It was the morning after the night before and she had had just three hours' sleep, but Serena Williams looked a million dollars. Or perhaps to be more precise, she looked $3.6m, which was the prize-money she had earned by beating Victoria Azarenka the previous evening to claim her fifth US Open title.
Dressed in black and wearing such high heels that she would probably have towered over even her sister Venus, Williams reflected on her 17th Grand Slam title in the Manhattan offices of a bank that sponsors the tournament. It seemed an appropriate venue considering that she had just taken her earnings for the year to more than $9m (£5.8m) – only Roger Federer, Rafael Nadal and Novak Djokovic have ever won more in a single season – and her career prize-money to more than $50m (£32m).
"Someone told me I passed $50m, but half of that goes to my Uncle Sam," Williams said with a laugh, referring to her taxes. "I love him. I'm always giving him half my money."
As times passes Williams has taken triumphs in her stride. After Sunday night's 7-5, 6-7, 6-1 victory, the world No 1 went back to her hotel room and had room service before going to bed at 1am. She woke at 4am and was unable to sleep again: even after winning a Grand Slam singles title 17 times the excitement is clearly still there.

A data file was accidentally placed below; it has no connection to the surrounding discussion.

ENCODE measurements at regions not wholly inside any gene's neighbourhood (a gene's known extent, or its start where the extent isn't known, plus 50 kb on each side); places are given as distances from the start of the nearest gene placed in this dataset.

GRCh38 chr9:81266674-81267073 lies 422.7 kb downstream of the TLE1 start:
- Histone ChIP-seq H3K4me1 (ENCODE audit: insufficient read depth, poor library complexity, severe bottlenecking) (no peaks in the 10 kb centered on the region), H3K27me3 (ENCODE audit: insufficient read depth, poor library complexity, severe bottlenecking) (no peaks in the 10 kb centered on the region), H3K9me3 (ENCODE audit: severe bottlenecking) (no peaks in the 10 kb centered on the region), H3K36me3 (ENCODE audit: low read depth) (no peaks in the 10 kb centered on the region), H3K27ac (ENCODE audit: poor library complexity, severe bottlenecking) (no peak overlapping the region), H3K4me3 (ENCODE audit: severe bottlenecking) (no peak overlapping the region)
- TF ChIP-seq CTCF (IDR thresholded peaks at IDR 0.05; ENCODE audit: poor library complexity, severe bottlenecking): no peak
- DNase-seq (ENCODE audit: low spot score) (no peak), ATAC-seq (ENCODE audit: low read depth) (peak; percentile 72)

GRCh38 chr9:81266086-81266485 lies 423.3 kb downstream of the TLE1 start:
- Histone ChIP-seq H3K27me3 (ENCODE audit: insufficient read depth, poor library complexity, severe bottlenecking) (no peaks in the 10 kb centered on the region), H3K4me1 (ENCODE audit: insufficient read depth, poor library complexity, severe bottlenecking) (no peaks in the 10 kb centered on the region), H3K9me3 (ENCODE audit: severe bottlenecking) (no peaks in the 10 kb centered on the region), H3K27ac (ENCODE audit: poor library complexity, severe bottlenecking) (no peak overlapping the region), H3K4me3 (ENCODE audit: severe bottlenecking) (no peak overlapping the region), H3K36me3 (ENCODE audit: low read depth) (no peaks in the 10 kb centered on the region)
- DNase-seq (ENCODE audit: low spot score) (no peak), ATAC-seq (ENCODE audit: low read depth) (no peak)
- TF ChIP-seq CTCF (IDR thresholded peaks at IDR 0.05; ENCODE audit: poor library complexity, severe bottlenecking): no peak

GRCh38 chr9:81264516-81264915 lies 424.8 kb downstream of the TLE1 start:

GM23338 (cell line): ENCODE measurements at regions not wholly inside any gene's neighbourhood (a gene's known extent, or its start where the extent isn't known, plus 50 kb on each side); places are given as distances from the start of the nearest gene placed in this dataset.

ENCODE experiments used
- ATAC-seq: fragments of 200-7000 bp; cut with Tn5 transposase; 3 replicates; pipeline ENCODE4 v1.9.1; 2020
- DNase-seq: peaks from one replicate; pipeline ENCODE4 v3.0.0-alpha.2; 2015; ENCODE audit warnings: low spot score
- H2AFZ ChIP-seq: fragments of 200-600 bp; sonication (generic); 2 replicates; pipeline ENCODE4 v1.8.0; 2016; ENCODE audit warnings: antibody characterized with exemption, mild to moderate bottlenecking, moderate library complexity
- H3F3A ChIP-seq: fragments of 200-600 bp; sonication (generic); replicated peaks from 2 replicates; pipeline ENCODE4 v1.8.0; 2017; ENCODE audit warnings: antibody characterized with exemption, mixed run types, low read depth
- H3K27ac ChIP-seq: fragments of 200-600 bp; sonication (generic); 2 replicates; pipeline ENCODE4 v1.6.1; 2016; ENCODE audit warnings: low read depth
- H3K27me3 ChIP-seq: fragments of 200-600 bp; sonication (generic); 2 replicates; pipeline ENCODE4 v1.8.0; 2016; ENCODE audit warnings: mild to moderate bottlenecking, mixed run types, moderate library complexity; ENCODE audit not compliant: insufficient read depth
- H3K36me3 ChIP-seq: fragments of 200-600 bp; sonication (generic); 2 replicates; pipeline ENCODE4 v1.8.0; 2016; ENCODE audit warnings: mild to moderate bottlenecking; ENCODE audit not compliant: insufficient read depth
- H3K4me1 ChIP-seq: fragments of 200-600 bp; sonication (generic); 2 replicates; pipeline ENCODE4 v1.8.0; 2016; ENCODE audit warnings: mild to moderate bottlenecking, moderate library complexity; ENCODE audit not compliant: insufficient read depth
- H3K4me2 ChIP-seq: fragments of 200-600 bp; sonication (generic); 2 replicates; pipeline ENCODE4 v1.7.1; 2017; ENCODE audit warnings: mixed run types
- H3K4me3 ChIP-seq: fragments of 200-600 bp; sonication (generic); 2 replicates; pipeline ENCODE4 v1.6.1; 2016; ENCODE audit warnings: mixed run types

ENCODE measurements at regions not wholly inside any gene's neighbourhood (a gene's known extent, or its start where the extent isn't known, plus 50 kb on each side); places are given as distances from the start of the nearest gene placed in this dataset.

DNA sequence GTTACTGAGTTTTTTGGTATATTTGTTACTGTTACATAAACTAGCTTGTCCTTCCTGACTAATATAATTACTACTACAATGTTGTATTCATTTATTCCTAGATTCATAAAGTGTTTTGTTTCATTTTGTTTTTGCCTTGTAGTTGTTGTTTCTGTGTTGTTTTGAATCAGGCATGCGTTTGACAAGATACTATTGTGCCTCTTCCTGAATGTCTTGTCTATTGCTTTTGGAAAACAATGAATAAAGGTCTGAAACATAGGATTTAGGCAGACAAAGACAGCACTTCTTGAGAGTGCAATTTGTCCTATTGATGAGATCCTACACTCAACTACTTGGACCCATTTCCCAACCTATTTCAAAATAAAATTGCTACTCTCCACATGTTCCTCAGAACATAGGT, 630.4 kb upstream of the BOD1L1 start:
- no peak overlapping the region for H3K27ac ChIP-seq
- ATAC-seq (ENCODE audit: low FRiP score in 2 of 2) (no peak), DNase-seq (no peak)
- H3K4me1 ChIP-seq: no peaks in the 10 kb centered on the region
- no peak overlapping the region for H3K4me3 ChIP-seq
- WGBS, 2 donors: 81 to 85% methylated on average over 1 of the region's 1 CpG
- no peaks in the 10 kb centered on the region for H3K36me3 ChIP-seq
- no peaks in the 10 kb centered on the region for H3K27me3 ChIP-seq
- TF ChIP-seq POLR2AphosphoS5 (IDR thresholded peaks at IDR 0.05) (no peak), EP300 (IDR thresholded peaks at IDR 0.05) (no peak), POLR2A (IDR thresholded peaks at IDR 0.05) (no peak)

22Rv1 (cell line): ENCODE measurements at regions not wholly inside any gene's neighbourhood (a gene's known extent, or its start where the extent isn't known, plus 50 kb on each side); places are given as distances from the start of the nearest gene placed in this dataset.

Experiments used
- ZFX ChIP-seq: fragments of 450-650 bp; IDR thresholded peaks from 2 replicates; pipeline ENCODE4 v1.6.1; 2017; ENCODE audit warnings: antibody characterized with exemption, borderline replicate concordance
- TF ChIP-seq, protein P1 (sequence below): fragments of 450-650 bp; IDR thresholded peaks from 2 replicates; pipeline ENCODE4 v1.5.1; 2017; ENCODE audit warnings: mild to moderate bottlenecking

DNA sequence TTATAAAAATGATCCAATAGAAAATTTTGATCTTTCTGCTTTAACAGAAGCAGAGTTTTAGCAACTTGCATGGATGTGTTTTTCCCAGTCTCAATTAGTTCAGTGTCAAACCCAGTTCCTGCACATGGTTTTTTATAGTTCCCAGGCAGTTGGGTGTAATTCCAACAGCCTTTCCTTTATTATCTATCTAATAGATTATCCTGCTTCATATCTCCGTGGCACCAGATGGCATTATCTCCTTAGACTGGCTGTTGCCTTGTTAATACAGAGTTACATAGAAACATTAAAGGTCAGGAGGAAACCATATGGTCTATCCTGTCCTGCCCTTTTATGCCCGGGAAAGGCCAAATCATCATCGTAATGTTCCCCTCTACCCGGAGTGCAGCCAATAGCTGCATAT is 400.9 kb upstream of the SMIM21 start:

A 32nd birthday is approaching, but at this rate Williams is likely to continue her rampage through the sport's record books. Sunday night's Grand Slam triumph, which came 14 years after her first, takes the American within one Grand Slam singles title of the totals won by Chris Evert and Martina Navratilova and leaves her five behind the 22 won by Steffi Graf – the Open era record.
"I haven't thought of a number or age," Williams said when asked if she had considered when she might retire or the number of Grand Slam titles she might win. "I can tell you this: I don't see myself retiring any time soon. Obviously there are some goals that I want to reach and things that I want to do, so I'm just taking it day by day."
Despite having played singles and doubles at the year's final Grand Slam event and enjoyed more widespread success than ever before, having won 14 of her last 19 tournaments, Williams said she felt better physically than she had ever done. "I obviously have a few little pains here and there, but nothing serious or long-term," she said. "If I took five days off I wouldn't feel anything."
"I don't do anything so much different. I definitely have different eating patterns now, but I don't do anything crazily different from when I was younger. I just eat a lot healthier now. Now I am just eating a lot more greens."
Williams gave her father, Richard, the credit for her longevity. "My Dad gave myself and my sister a game that you can always grow and always build on, always improve. We had a power game, but we also had bigger serves that we could develop and we could develop more speed."